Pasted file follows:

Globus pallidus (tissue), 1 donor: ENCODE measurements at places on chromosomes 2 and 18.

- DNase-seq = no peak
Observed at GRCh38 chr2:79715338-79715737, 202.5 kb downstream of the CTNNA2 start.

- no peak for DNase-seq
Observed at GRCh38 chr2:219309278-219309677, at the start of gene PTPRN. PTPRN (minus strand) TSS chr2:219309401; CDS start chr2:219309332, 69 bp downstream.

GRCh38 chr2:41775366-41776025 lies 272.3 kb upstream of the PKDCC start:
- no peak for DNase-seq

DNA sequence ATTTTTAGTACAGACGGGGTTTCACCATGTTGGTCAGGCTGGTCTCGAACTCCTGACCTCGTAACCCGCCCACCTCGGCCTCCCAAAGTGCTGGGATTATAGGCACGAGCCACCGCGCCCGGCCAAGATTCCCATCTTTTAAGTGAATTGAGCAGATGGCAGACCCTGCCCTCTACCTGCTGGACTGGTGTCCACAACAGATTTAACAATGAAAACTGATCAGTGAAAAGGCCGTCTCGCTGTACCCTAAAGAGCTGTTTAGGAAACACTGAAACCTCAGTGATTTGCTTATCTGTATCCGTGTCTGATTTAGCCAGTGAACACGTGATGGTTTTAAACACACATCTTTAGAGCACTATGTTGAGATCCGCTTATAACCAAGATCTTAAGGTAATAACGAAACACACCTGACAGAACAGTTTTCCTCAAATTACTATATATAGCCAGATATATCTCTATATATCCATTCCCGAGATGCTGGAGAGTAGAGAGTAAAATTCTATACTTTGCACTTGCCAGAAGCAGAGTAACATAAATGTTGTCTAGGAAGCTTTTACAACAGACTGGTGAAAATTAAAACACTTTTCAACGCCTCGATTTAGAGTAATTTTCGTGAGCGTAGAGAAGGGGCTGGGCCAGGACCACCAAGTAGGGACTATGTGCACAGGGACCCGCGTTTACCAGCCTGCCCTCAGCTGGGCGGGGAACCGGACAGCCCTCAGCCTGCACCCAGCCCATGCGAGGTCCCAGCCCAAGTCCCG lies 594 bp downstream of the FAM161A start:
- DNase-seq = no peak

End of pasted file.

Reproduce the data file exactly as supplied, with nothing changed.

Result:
Globus pallidus (tissue), 1 donor: ENCODE measurements at places on chromosomes 2 and 18.

- DNase-seq = no peak
Observed at GRCh38 chr2:79715338-79715737, 202.5 kb downstream of the CTNNA2 start.

- no peak for DNase-seq
Observed at GRCh38 chr2:219309278-219309677, at the start of gene PTPRN. PTPRN (minus strand) TSS chr2:219309401; CDS start chr2:219309332, 69 bp downstream.

GRCh38 chr2:41775366-41776025 lies 272.3 kb upstream of the PKDCC start:
- no peak for DNase-seq

DNA sequence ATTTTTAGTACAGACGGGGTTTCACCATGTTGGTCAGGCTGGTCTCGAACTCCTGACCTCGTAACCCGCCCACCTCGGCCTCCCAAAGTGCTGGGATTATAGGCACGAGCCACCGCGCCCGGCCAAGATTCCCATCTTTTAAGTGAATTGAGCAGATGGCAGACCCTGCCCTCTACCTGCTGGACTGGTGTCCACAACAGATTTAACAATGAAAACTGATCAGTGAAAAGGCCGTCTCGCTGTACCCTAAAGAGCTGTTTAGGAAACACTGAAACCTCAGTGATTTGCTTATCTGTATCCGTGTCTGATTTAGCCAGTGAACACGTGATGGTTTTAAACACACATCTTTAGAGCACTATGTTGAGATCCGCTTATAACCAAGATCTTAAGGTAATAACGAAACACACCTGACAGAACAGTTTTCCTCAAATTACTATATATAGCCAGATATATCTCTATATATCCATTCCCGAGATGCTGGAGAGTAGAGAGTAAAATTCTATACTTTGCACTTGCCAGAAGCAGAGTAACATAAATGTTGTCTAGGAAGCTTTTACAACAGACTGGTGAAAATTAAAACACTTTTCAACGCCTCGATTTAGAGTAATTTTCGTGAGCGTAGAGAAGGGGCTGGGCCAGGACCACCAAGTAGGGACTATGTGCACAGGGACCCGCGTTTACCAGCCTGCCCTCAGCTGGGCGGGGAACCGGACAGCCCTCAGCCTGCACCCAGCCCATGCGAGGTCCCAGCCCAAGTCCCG lies 594 bp downstream of the FAM161A start:
- DNase-seq = no peak